Seems like the grand and infinite powers of love just keep coming up in science and the news. This is probably not only because everyone wants to read about how love is like crack, but also because love really does have some weird powers. Take this latest study, in which researchers at Stanford University found that new love (that stuff that makes you feel giddy and sort of insane at the beginning of a relationship) can actually relieve pain, much like morphine.
The researchers tested a bunch of Stanford undergrads who were in the first nine months of romantic relationships to see how they tolerated physical pain. Somewhat hilariously, there was no shortage of “madly in love young people” who wanted to participate. College!
First the researchers had people fill out a “Passionate Love Scale,” which asks questions to figure out how crazy in love you are (Would you feel despair if they left you? Do you think about them obsessively? etc.). The 15 students who got the highest (crazy!) scores were then shown photos of either their significant others or “equally attractive acquaintances” while having a thermal device heated up on their arms (the pain portion of the experiment). They reported less pain while looking at the photos of their boyfriends or girlfriends.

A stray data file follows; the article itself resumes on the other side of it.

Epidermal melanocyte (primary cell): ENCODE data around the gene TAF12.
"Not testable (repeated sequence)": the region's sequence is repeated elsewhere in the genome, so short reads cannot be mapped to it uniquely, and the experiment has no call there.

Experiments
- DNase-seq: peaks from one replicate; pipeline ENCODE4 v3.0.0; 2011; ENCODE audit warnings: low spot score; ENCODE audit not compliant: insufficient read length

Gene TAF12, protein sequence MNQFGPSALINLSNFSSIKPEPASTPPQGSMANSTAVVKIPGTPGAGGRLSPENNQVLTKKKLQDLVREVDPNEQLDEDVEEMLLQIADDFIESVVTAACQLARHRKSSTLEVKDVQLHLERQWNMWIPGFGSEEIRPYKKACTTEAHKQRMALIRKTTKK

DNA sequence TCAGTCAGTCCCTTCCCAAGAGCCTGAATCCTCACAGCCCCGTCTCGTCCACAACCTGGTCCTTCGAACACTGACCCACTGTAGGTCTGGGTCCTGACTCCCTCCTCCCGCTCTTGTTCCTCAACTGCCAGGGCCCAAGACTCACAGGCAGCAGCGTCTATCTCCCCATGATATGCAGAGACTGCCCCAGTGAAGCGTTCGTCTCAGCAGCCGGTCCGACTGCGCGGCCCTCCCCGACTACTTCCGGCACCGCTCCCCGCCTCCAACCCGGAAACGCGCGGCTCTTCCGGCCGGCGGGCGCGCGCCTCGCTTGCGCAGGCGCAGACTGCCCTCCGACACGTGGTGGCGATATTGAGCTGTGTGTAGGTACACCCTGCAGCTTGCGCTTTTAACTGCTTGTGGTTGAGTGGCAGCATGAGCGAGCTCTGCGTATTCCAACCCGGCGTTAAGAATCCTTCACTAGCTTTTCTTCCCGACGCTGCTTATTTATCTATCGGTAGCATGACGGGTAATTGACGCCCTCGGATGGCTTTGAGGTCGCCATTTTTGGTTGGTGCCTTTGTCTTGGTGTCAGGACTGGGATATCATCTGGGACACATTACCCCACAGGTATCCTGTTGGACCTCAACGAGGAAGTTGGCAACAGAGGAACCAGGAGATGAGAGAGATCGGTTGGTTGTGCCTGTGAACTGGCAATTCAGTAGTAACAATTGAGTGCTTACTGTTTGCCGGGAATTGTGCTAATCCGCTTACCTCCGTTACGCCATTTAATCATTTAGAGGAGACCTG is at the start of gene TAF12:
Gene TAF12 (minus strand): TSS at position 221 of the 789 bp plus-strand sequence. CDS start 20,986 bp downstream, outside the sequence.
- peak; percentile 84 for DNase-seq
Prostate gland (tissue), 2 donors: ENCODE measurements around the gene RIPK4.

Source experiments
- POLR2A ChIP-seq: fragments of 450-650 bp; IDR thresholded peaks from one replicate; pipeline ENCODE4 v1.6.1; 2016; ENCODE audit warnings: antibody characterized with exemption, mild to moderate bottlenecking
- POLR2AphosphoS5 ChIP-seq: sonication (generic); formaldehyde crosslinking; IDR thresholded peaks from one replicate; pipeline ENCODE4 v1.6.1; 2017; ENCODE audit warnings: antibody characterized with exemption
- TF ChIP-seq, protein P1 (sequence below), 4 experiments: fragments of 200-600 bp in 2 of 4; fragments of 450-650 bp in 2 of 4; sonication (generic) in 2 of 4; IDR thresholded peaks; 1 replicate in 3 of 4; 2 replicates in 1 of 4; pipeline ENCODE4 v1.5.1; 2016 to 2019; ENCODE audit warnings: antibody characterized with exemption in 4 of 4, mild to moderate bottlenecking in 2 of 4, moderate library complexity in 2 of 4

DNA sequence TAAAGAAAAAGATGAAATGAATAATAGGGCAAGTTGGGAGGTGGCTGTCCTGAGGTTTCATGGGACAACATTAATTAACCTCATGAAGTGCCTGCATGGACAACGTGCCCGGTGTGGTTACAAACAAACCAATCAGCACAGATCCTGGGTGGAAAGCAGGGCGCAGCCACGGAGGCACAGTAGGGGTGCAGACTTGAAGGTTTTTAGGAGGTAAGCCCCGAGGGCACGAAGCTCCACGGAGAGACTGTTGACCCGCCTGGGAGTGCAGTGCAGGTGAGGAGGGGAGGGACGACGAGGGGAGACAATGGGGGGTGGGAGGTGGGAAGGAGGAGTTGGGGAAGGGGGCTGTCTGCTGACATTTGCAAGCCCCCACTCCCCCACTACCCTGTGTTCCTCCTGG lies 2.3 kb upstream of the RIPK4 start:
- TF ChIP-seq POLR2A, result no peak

Interestingly, other studies have found that simply being distracted also relieves pain, though not to the degree of the love drug, simply because if you’re not focused on the pain, you feel it less (pretty much the principle of Lamaze). Of course, love has the added benefit of generally making you distracted and somewhat woozy to start. A win-win.
The doctors did not address what we see as perhaps the biggest problem with love as morphine. What happens when you run out? Withdrawal is no fun for anyone.